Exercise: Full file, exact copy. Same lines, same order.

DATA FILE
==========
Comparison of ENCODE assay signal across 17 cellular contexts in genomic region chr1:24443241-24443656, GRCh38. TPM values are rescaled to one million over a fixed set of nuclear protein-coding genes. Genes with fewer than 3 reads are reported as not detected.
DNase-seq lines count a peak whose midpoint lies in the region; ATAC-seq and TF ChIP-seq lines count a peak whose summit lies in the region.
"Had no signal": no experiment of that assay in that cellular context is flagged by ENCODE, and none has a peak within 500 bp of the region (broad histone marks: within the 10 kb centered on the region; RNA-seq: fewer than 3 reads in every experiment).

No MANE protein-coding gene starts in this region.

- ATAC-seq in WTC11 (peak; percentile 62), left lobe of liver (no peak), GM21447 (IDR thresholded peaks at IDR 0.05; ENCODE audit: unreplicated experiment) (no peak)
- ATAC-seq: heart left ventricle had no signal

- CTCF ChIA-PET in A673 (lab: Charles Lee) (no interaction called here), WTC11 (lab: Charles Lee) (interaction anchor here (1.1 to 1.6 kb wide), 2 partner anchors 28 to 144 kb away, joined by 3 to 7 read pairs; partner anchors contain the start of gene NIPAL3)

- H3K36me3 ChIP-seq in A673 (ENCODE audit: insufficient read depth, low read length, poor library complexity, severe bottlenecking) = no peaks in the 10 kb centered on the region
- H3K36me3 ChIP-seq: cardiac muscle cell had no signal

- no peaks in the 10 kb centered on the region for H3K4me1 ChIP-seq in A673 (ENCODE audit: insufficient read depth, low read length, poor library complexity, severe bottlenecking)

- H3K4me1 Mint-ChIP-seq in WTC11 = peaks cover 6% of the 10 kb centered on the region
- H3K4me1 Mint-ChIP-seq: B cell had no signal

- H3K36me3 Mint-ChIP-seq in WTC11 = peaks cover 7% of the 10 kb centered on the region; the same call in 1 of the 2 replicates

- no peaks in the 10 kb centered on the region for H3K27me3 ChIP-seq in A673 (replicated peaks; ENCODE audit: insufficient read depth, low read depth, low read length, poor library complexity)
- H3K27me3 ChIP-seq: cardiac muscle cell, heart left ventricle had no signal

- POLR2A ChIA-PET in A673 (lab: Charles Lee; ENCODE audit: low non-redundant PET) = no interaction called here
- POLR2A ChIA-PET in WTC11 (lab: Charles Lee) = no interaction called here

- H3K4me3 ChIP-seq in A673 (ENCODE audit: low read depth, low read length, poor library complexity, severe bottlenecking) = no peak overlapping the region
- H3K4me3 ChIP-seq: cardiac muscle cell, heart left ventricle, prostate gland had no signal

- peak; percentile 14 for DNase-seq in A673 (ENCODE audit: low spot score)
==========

Comparison of ENCODE assay signal across 17 cellular contexts in genomic region chr1:24443241-24443656, GRCh38. TPM values are rescaled to one million over a fixed set of nuclear protein-coding genes. Genes with fewer than 3 reads are reported as not detected.
DNase-seq lines count a peak whose midpoint lies in the region; ATAC-seq and TF ChIP-seq lines count a peak whose summit lies in the region.
"Had no signal": no experiment of that assay in that cellular context is flagged by ENCODE, and none has a peak within 500 bp of the region (broad histone marks: within the 10 kb centered on the region; RNA-seq: fewer than 3 reads in every experiment).

No MANE protein-coding gene starts in this region.

- ATAC-seq in WTC11 (peak; percentile 62), left lobe of liver (no peak), GM21447 (IDR thresholded peaks at IDR 0.05; ENCODE audit: unreplicated experiment) (no peak)
- ATAC-seq: heart left ventricle had no signal

- CTCF ChIA-PET in A673 (lab: Charles Lee) (no interaction called here), WTC11 (lab: Charles Lee) (interaction anchor here (1.1 to 1.6 kb wide), 2 partner anchors 28 to 144 kb away, joined by 3 to 7 read pairs; partner anchors contain the start of gene NIPAL3)

- H3K36me3 ChIP-seq in A673 (ENCODE audit: insufficient read depth, low read length, poor library complexity, severe bottlenecking) = no peaks in the 10 kb centered on the region
- H3K36me3 ChIP-seq: cardiac muscle cell had no signal

- no peaks in the 10 kb centered on the region for H3K4me1 ChIP-seq in A673 (ENCODE audit: insufficient read depth, low read length, poor library complexity, severe bottlenecking)

- H3K4me1 Mint-ChIP-seq in WTC11 = peaks cover 6% of the 10 kb centered on the region
- H3K4me1 Mint-ChIP-seq: B cell had no signal

- H3K36me3 Mint-ChIP-seq in WTC11 = peaks cover 7% of the 10 kb centered on the region; the same call in 1 of the 2 replicates

- no peaks in the 10 kb centered on the region for H3K27me3 ChIP-seq in A673 (replicated peaks; ENCODE audit: insufficient read depth, low read depth, low read length, poor library complexity)
- H3K27me3 ChIP-seq: cardiac muscle cell, heart left ventricle had no signal

- POLR2A ChIA-PET in A673 (lab: Charles Lee; ENCODE audit: low non-redundant PET) = no interaction called here
- POLR2A ChIA-PET in WTC11 (lab: Charles Lee) = no interaction called here

- H3K4me3 ChIP-seq in A673 (ENCODE audit: low read depth, low read length, poor library complexity, severe bottlenecking) = no peak overlapping the region
- H3K4me3 ChIP-seq: cardiac muscle cell, heart left ventricle, prostate gland had no signal

- peak; percentile 14 for DNase-seq in A673 (ENCODE audit: low spot score)